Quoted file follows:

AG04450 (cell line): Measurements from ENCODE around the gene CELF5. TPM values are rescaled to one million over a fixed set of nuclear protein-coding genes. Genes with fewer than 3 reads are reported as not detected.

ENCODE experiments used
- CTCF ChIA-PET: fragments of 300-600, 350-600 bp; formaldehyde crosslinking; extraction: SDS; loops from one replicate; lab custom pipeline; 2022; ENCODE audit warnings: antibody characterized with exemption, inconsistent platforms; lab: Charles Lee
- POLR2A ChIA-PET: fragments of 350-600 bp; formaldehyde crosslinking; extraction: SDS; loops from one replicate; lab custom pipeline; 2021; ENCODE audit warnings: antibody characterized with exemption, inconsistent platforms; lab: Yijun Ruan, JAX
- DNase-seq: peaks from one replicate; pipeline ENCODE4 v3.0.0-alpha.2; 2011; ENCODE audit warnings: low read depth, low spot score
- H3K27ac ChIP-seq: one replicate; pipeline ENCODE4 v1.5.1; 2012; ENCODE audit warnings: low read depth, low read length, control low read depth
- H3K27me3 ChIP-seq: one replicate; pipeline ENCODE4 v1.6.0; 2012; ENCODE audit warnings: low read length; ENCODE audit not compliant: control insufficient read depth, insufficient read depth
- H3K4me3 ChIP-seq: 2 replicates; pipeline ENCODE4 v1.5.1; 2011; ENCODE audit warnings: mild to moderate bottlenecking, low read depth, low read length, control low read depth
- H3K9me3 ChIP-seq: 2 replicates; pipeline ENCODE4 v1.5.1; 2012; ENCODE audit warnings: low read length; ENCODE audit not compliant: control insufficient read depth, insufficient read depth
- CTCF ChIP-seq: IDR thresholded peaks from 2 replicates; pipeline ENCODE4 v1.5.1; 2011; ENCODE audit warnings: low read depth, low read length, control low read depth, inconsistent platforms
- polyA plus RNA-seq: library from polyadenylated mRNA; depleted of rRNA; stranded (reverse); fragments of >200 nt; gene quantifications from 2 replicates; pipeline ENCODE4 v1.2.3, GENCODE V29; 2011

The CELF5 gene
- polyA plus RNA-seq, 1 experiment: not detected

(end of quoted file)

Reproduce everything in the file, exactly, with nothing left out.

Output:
AG04450 (cell line): Measurements from ENCODE around the gene CELF5. TPM values are rescaled to one million over a fixed set of nuclear protein-coding genes. Genes with fewer than 3 reads are reported as not detected.

ENCODE experiments used
- CTCF ChIA-PET: fragments of 300-600, 350-600 bp; formaldehyde crosslinking; extraction: SDS; loops from one replicate; lab custom pipeline; 2022; ENCODE audit warnings: antibody characterized with exemption, inconsistent platforms; lab: Charles Lee
- POLR2A ChIA-PET: fragments of 350-600 bp; formaldehyde crosslinking; extraction: SDS; loops from one replicate; lab custom pipeline; 2021; ENCODE audit warnings: antibody characterized with exemption, inconsistent platforms; lab: Yijun Ruan, JAX
- DNase-seq: peaks from one replicate; pipeline ENCODE4 v3.0.0-alpha.2; 2011; ENCODE audit warnings: low read depth, low spot score
- H3K27ac ChIP-seq: one replicate; pipeline ENCODE4 v1.5.1; 2012; ENCODE audit warnings: low read depth, low read length, control low read depth
- H3K27me3 ChIP-seq: one replicate; pipeline ENCODE4 v1.6.0; 2012; ENCODE audit warnings: low read length; ENCODE audit not compliant: control insufficient read depth, insufficient read depth
- H3K4me3 ChIP-seq: 2 replicates; pipeline ENCODE4 v1.5.1; 2011; ENCODE audit warnings: mild to moderate bottlenecking, low read depth, low read length, control low read depth
- H3K9me3 ChIP-seq: 2 replicates; pipeline ENCODE4 v1.5.1; 2012; ENCODE audit warnings: low read length; ENCODE audit not compliant: control insufficient read depth, insufficient read depth
- CTCF ChIP-seq: IDR thresholded peaks from 2 replicates; pipeline ENCODE4 v1.5.1; 2011; ENCODE audit warnings: low read depth, low read length, control low read depth, inconsistent platforms
- polyA plus RNA-seq: library from polyadenylated mRNA; depleted of rRNA; stranded (reverse); fragments of >200 nt; gene quantifications from 2 replicates; pipeline ENCODE4 v1.2.3, GENCODE V29; 2011

The CELF5 gene
- polyA plus RNA-seq, 1 experiment: not detected